Harvard University’s Nieman Foundation announced that “The Tax Divide,” an investigation by the Chicago Tribune and ProPublica Illinois, is the winner of the Taylor Family Award for Fairness in Journalism. Written by ProPublica Illinois reporter Jason Grotto, the series shed light on the complex issue of property taxes. ProPublica Illinois data reporter Sandhya Kambhampati and Chicago Tribune reporter Ray Long also contributed to the work.
For decades, Cook County residents and business owners had suspected their property taxes were based on inaccurate assessments, overvaluing many low-priced properties while undervaluing many higher priced ones. Grotto studied the arcane system for two years, reading thousands of documents, analyzing more than 100 million computer records, and interviewing dozens of experts, attorneys and property owners affected by deeply flawed assessments. Grotto, who started the project as a Chicago Tribune staff writer and continued his investigation after joining ProPublica Illinois, exposed widespread inequities and egregious errors in assessments that punished small businesses and poor homeowners, while giving the wealthy unsanctioned tax breaks and lining the pockets of politically connected tax attorneys.
Within weeks of publication of the first stories, the county’s inspector general launched an investigation of the assessor’s office. The Cook County board required Assessor Joseph Berrios to testify at a public hearing, and state and local lawmakers introduced legislation to limit campaign contributions to the assessor. Citing our reporting, three prominent public interest law offices sued Berrios and the county in December, alleging violations of state and federal civil rights and housing laws. And in the Illinois primary election last month, fairness in the property tax system was a major issue — and Berrios was voted out.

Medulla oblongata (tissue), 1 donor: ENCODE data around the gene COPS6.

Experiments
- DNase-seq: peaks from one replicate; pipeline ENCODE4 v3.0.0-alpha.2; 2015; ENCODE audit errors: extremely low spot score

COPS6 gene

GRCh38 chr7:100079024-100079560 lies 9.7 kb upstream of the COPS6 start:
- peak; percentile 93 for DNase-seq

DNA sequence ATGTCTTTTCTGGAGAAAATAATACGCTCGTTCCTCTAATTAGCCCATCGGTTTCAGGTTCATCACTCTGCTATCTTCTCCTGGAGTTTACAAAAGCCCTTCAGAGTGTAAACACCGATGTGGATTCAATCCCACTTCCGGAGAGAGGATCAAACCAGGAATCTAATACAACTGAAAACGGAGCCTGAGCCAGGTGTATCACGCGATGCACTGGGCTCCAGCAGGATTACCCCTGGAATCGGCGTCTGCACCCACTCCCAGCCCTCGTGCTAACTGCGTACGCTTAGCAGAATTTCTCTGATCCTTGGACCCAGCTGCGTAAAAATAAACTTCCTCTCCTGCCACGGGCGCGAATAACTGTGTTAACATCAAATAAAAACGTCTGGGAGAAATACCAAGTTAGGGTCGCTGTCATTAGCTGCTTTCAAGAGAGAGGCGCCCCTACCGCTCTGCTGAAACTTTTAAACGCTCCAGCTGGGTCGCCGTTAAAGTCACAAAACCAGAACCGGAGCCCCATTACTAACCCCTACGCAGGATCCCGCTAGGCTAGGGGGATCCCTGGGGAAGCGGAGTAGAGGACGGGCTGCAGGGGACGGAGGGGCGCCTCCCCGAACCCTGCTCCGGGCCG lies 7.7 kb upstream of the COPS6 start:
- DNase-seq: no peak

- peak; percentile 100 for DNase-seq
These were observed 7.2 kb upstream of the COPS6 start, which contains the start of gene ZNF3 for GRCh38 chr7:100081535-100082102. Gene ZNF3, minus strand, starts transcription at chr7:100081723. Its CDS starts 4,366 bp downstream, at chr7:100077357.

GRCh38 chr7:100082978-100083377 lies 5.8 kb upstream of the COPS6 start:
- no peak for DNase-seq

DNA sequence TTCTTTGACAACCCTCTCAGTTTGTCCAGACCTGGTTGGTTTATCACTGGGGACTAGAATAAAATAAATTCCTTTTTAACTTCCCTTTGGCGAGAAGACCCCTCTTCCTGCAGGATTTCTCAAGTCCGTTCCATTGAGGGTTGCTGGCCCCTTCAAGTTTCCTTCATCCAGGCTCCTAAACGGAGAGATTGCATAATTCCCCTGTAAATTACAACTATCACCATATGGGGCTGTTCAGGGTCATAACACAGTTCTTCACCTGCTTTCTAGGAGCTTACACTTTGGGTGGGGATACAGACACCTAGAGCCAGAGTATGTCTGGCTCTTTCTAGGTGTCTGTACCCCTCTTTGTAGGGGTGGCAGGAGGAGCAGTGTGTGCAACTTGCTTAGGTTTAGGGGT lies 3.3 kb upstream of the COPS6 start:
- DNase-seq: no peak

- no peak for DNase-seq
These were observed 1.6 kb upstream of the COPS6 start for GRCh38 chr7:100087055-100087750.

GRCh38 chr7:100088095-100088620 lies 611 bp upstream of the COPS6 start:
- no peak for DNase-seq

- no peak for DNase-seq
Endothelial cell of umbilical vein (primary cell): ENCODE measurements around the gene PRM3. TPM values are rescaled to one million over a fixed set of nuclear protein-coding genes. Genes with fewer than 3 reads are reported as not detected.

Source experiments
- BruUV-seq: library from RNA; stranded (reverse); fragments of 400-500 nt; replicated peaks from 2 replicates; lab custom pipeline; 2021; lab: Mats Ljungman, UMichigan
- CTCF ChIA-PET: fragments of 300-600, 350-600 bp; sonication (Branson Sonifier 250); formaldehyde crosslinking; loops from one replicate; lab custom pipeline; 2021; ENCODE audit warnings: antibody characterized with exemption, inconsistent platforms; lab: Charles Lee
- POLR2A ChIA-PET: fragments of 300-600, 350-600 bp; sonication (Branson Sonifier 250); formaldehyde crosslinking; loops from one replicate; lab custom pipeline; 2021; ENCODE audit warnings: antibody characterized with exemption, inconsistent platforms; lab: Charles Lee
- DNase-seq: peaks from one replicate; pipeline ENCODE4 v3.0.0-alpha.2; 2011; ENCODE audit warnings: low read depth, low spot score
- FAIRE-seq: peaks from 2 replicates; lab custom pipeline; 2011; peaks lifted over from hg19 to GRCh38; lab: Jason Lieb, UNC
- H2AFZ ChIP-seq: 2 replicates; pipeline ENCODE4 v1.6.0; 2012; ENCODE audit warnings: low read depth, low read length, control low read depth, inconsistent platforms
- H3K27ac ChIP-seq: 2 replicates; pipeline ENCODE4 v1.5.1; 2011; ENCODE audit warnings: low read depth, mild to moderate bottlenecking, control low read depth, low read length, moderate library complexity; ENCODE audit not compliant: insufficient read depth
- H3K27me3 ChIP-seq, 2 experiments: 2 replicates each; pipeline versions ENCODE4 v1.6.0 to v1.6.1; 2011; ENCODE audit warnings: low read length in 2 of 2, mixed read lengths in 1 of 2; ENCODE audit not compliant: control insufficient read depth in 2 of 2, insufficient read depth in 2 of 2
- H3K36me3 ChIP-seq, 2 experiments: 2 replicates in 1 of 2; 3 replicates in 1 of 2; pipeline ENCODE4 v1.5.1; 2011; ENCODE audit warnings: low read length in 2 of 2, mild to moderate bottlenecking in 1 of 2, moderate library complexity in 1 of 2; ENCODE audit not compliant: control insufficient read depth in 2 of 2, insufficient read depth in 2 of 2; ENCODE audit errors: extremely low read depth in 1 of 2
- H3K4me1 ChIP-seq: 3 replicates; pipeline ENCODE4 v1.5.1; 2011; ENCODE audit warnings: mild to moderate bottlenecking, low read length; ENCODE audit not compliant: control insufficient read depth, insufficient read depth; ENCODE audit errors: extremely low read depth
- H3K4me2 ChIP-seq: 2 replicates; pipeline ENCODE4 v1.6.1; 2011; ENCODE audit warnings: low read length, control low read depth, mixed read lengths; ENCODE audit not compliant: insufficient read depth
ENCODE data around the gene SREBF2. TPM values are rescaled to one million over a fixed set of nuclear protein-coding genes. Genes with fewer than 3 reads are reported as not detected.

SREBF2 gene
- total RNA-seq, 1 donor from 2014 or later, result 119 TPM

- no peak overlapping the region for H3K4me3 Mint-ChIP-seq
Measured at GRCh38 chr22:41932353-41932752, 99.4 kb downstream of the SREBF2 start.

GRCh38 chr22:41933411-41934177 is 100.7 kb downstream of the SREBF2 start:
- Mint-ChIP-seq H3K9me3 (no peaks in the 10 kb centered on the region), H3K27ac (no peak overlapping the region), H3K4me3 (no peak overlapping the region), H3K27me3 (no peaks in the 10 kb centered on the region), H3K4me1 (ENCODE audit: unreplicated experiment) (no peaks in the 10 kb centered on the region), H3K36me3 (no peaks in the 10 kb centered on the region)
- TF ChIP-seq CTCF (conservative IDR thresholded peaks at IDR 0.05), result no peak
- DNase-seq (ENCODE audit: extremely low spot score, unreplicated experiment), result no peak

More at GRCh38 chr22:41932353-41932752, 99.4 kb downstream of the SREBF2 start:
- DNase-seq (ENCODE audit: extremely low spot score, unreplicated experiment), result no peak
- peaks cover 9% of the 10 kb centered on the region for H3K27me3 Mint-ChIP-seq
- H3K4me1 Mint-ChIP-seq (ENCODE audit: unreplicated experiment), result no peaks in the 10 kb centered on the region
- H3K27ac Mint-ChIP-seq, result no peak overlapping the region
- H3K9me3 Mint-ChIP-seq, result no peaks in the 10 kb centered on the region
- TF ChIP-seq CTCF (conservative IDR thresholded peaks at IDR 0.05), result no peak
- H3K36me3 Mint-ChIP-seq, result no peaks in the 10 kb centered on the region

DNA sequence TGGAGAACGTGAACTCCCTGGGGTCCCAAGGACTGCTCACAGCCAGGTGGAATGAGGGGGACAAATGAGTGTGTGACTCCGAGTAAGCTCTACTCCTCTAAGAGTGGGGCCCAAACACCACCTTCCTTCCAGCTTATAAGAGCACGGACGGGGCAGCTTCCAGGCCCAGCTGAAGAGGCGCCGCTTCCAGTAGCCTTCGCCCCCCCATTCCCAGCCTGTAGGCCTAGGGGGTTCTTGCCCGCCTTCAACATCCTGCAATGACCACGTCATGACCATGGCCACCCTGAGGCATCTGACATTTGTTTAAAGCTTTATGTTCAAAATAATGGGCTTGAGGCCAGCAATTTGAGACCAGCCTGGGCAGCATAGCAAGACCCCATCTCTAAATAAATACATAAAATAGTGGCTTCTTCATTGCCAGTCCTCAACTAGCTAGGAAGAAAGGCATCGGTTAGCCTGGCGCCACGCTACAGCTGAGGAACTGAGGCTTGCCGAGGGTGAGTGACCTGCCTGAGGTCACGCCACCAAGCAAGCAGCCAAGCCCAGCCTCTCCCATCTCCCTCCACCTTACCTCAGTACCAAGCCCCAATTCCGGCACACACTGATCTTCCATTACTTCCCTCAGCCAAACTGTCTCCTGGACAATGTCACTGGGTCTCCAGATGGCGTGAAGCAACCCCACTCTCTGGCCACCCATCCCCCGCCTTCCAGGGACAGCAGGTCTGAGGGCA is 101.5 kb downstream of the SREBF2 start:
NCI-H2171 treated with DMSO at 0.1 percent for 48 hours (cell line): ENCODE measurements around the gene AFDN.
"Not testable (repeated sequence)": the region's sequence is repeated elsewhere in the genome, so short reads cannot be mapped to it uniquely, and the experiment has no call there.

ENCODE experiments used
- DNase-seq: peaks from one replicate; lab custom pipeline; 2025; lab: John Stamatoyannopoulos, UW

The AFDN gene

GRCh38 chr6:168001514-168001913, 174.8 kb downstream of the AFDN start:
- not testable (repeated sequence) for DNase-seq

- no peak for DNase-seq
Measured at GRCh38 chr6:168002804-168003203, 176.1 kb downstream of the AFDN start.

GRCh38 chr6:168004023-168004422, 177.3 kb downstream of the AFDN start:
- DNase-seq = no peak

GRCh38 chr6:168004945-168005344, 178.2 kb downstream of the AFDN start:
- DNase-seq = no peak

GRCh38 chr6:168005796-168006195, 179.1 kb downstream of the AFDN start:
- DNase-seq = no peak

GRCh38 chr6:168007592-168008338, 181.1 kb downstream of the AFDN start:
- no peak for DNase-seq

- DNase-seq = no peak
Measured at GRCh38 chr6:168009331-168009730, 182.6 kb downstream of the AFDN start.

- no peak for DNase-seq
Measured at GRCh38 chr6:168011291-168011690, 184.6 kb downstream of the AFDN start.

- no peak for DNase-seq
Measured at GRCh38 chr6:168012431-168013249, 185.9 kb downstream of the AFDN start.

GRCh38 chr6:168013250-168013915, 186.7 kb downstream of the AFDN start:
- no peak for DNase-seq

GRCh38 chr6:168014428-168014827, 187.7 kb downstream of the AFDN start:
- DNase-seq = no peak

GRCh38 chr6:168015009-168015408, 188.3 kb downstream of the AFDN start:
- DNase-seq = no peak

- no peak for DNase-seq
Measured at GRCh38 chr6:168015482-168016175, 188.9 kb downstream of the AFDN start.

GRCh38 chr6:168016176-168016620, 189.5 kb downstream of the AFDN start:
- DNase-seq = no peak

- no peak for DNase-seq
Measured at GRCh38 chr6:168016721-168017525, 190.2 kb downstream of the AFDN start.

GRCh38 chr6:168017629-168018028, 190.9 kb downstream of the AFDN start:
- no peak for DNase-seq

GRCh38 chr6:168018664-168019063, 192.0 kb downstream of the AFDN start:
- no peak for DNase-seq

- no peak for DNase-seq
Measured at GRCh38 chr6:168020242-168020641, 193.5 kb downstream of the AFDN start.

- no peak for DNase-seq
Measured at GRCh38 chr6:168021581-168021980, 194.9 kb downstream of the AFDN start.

“This series addresses fairness in two essential ways,” say Taylor Award judge Rob Davis. “It unravels a systematically unfair system, one that benefits the rich over the poor. It humanizes the problem, turning what could be an insanely arcane numbers story into something that has narrative flair, with villains and victims.”
ProPublica’s “Ignoring Innocence: The Wrongfully Convicted Forced Into Plea Deals” by Megan Rose was selected as one of two Taylor Award finalists. The series took a close look at legal cases involving a coercive deal known as an Alford plea. Pushed by prosecutors who don’t want to admit their mistakes, defendants imprisoned for crimes they did not commit are sometimes told they have to plead guilty if they want to be released from jail.
“[Rose] takes a legal trick and clearly reveals the human stories of suffering left in its wake,” Davis said of the series. “This story demonstrates fairness by spotlighting a remarkably unfair system, exposing its inhumanity for everyone to see.”
Learn more about the Taylor Family Award for Fairness in Journalism here.